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The School Choice Drive Accelerates

The School Choice Drive Accelerates

Utah joins Iowa in expanding education savings accounts statewide, and other states are lining up to join them.

By The Editorial Board, WSJ

Jan. 27, 2023 6:23 pm ET


School choice is gaining momentum across the country, and this week Utah joined Iowa in advancing the education reform cause. Both states passed expansive education savings account (ESA) legislation that will make private schools accessible to many more families, and other states are moving too.


Utah’s bill, which the Senate passed Thursday, 20-8, makes ESAs of $8,000 available to every student. There’s no income cap on families who can apply, though lower-income families receive preference and the program is capped at $42 million. The funds can be used for private school tuition, home-schooling expenses, tutoring, and more. The bill passed the House with a referendum-proof majority last week of 54-20. Gov. Spencer Cox has suggested he supports the bill, which includes pay raises for teachers.


This follows the Monday passage of Iowa’s ESA bill, which we have previewed, with a 55-45 vote in the state House and 31-18 in the Senate. Gov. Kim Reynolds was quick on Tuesday to sign the new law providing more than $7,500 for any student to use toward private-school tuition and other education expenses.


It’s a promising start to a year in which many states are eyeing school choice: About a dozen other state legislatures have introduced bills to create new ESA programs, and several want to expand the ones they have.


In Florida a Republican proposal would extend the state’s already robust scholarship programs to any student in the state. The bill would remove income limits that are currently in place for families who want to apply, though lower-income applicants would receive priority. It allows families to use the funds for expenses other than tuition, including courses of study for home-schooling, tutors and tests. Home-school students would be eligible for funds for the first time.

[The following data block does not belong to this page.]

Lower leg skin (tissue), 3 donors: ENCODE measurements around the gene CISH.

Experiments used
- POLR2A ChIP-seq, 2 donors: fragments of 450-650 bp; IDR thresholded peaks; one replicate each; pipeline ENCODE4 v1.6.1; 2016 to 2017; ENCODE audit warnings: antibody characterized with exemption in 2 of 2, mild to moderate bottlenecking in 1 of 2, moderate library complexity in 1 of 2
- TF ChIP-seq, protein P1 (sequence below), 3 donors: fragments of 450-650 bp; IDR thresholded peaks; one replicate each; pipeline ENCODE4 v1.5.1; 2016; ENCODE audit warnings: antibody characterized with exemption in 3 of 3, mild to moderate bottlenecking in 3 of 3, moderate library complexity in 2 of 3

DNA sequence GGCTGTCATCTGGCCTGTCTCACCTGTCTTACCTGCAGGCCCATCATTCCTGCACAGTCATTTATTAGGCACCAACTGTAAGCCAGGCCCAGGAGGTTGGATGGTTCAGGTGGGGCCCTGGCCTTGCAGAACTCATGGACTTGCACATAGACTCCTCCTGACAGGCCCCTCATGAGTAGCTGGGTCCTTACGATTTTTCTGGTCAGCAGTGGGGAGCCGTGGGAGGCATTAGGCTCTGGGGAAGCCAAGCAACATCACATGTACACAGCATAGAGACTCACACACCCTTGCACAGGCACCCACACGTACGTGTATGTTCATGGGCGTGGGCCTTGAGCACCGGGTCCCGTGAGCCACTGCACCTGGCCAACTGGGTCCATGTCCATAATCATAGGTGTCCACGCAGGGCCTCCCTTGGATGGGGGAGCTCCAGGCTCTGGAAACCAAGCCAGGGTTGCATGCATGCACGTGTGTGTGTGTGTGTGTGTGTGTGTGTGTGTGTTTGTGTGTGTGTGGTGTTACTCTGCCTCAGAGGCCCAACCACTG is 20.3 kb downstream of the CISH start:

South Carolina legislators are mulling a new ESA program for lower-income students. In Indiana, a Senate bill would make state ESAs available to more students. An Ohio bill would remove an income cap and other eligibility rules for the state’s school vouchers.


Two Oklahoma Senate bills propose new ESA programs—one for all students, and another for those in larger districts, with exceptions for some smaller districts. “Oklahoma doesn’t want to be left behind,” said Gov. Kevin Stitt on Fox Newsthis week. ESA bills are in some stage of moving in Nebraska, New Hampshire, Texas and Virginia.


Arizona set a new standard for state education policy last year with ESAs for all students. Florida has been its chief contender for the top spot, but other states are now in the race—and November’s elections put many in a better place to advance ESAs. A competition among states to offer more education choice is the best development in years for American students.


All of these reforms share a common principle, which is that state money for education follows the child and not the school system. The hope is that this empowers parents, rather than unions and education bureaucracies that have dominated school governance and prevented the learning improvement and higher standards that U.S. students desperately need.

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